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The Second Patriarch of Chinese Ch'an - Dazu Huike in Contemplation

Dazu Huike in Contemplation - The Second Patriarch of Chinese Ch'an

Ch'an Masters of Ancient China

Bodhidharma is credited with transmitting Gautama Buddha's principles on sudden illumination from India to China about 530 AD. Huineng, the sixth and last "official" patriarch of Ch'an Buddhism, identified Bodhidharma as the twenty-eighth patriarch to the transmission of the dharma (the teachings of Buddha) and the first patriarch in China. Daizu Huike (Ta-tsu Hui-k'o) succeeded Bodhidharma. He in turn was followed by Jianzhi Sengcan (Chien-chih Seng-Ts'an), Dayi Daoxin (Ta-i Tao-hsin), Daman Hongren (Ta-man Hung-jen), and then Dajian Huineng (Ta-chien Hui-neng). These six men are regarded as the Grand Masters or Patriarchs of Ch'an.

The Fourth Patriarch Daoxin and the Fifth Patriarch Hongren developed East Mountain Teaching (traditional Chinese: 東山法門; pinyin: Dōngshān Fǎmén; "East Mountain Dharma Gate"), which emphasized dhyāna (Sanskrit: ध्यान; meditation). East Mountain Teaching received its name from the East Mountain Temple on the "Twin Peaks" (雙峰) of ancient Huangmei (modern Hubei). The East Mountain Temple lay on the easternmost peak. Its modern name is Wuzu Temple (五祖寺).

The two most famous disciples of Hongren were Hui-neng and Yuquan Shenxiu (Yü-ch'üan Shen-hsiu), who both continued East Mountain Teaching.

The East Mountain Temple was a meditation training center and a community. It was a marked contrast from the wandering lives of Bodhidharma, Huike, and their followers. The East Mountain Temple better suited Chinese society, which favored community behavior over solitary practice.

Unlike other Buddhist sects of the time, East Mountain Teachings didn't rely on a single sutra or set of sutras for its doctrinal base.

Originally Shenxiu was viewed as the Sixth Patriarch. After his death, though, a disciple of Huineng's named Heze Shenhui began a movement to have Hui-neng eventually named as the Sixth Patriarch.

The East Mountain Teachings split into the Southern School led by Hui-neng and the Northern School, which was falsely attributed to Shenxiu by Shenhui. Shenxiu was rightfully a teacher of the "East Mountain" School founded by Daoxin and Hongren.

The terms Northern and Southern had little to do with geography so much as they did with approach. The Northern School upheld a "gradualist" (jian jiao 漸教) idea of enlightenment that one shall be enlightened over the course of long term meditation. The Southern School favored the idea of "sudden" (dun jiao 頓教) enlightenment, contending that one would be enlightened at one point of his or her life. According to this line of thought, a butcher would become a Buddha the moment he dropped his cleaver.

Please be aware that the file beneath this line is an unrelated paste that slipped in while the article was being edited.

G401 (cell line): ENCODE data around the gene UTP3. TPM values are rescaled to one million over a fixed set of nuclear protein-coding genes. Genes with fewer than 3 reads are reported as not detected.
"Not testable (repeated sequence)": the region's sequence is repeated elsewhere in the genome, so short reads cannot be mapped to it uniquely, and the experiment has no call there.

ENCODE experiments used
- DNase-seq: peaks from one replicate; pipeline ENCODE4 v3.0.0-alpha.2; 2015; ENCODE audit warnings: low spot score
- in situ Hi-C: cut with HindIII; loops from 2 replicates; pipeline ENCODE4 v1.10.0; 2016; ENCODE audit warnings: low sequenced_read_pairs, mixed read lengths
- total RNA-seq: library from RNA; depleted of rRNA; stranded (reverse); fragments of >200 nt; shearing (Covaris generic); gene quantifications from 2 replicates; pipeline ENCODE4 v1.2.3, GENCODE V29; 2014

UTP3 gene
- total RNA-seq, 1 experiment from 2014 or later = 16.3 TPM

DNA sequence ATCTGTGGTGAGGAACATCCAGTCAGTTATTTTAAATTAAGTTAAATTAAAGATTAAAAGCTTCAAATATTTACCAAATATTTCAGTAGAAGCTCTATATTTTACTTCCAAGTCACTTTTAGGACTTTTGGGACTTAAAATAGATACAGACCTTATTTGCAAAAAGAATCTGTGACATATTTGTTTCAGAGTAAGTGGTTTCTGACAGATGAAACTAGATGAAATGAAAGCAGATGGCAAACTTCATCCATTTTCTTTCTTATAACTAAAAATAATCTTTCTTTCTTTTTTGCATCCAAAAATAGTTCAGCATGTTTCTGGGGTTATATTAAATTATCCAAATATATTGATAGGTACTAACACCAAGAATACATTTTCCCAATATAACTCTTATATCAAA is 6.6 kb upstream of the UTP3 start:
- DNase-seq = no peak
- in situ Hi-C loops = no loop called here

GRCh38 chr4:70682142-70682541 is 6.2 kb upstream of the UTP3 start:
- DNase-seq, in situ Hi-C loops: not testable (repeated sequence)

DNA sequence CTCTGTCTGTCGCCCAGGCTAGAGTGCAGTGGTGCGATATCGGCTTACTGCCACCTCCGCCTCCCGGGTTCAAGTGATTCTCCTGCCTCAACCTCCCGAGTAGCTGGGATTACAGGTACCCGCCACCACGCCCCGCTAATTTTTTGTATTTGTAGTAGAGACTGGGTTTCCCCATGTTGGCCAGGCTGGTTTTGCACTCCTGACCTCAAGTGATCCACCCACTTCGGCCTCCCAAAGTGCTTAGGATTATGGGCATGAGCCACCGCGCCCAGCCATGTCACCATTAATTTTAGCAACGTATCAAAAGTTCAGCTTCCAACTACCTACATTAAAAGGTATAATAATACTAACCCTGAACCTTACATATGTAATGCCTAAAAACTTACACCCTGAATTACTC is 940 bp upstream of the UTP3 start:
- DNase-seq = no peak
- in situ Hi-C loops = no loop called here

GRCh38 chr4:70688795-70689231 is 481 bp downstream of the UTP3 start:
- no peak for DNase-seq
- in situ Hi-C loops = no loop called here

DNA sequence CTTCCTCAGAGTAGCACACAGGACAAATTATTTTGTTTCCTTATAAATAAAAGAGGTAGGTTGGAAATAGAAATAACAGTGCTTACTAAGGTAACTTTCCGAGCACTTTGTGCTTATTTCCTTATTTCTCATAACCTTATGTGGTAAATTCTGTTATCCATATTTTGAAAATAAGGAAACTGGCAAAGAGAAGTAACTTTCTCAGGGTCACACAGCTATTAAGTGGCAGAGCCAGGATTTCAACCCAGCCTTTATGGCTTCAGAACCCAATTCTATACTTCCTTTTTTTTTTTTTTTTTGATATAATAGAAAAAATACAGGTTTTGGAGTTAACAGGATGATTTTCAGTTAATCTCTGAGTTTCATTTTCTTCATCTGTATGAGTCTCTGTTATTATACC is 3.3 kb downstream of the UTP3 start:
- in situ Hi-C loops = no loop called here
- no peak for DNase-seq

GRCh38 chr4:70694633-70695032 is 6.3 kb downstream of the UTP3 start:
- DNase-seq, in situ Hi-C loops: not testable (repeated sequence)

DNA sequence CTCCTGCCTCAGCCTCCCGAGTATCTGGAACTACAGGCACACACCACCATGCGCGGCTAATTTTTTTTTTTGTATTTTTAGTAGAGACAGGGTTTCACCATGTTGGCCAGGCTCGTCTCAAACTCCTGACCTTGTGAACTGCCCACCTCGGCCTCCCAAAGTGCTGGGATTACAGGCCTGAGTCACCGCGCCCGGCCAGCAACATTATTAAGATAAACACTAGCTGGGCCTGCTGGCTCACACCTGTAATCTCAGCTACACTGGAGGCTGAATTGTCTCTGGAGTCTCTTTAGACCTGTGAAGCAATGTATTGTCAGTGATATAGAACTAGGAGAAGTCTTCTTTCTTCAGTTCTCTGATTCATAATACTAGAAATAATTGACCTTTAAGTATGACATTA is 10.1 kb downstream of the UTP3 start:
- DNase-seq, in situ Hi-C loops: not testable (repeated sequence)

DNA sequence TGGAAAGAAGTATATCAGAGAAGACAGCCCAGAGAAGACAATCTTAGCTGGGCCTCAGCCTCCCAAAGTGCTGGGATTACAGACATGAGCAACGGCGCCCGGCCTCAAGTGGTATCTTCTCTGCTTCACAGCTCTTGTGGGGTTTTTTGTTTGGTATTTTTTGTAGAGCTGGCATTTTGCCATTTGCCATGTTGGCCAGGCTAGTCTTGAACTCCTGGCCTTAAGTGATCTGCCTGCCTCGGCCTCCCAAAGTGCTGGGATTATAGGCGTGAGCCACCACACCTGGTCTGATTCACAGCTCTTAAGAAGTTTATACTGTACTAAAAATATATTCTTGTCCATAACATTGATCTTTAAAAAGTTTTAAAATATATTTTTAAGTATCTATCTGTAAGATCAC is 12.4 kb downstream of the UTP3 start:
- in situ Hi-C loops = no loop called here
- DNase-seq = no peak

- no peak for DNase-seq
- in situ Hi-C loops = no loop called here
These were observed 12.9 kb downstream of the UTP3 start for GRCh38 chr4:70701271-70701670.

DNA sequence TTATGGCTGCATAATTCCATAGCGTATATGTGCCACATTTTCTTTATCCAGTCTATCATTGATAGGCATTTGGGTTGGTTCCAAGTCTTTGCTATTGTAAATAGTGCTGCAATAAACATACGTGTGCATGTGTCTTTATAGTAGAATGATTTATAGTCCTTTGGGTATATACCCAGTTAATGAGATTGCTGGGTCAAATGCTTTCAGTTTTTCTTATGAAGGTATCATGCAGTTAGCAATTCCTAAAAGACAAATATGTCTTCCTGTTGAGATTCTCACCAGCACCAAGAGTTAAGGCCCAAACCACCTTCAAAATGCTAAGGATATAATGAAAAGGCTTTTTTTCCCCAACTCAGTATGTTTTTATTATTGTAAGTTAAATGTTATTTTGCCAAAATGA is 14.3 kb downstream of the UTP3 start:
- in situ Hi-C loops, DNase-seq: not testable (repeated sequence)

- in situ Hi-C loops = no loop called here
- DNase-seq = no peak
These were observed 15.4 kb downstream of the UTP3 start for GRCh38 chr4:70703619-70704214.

The Northern School at first superseded the Southern School during the reign of Tang Dynasty Emperor Taizong (Traditional Chinese: 太宗; pinyin: Tàizōng; 626–649) after more than 10 years of debate in the Imperial court. Afterwards, the teachings of the Northern School became prominent at the Shaolin Temple.

Following Hui-neng's death in 713 AD, the Southern School continued to be very active. Among the Ch'an masters or Ch'an-na (Chinese pronunciation of dhyāna), Ma Tsu was one of the most prominent. An important disciple of Ma Tsu’s was Hui Hai, who was regarded as a "great pearl."

In 732, Shenhui began a series of attacks against Shenxiu. He denounced Shenxiu as having accepted Imperial favor and selling out to court life and abandoning the true teachings of Ch'an, exchanging the practice of sudden enlightenment for a gradual practice. Shenhui claimed on dubious grounds as well that Huineng was the true successor of Hongren. Because the teachings of sudden enlightenment eventually prevailed in the wake of the Northern-Southern School controversy, the charges stuck, and Shenxiu's reputation faded over the years.

The labeling of Shenxiu's East Mountain Teaching as gradualist is considered to be unfounded, though, in light of manuscripts found in the Mogao Caves (also called Caves of the Thousand Buddhas) near Dunhuang, a city located at a religious and cultural crossroads on the Silk Road in the northwestern province of Gansu, China. Shenhui's Southern School included "Northern" teachings as well and Shenhui conceded the need for continued practice after initial enlightenment.

The Southern School later divided into five schools: Caodong, Linji, Yunmen, Fayan, and Weiyin. Of these, the Caodong and Linji were the most influential. During the early Yuan Dynasty, the Caodong school came to prominence at the Shaolin Temple and it has remained so to the present.

The fourth successor of Hui-neng was Huang Po, who passed away about 850 AD after teaching the wordless dharma to Lin Chi (Rinzai in Japanese). Lin Chi in turn founded the Japanese Zen school that continues to flourish in Japan.

The Michigan Shaolin Wugong Temple continues the tradition of Ch'an Buddhism in its martial arts classes.


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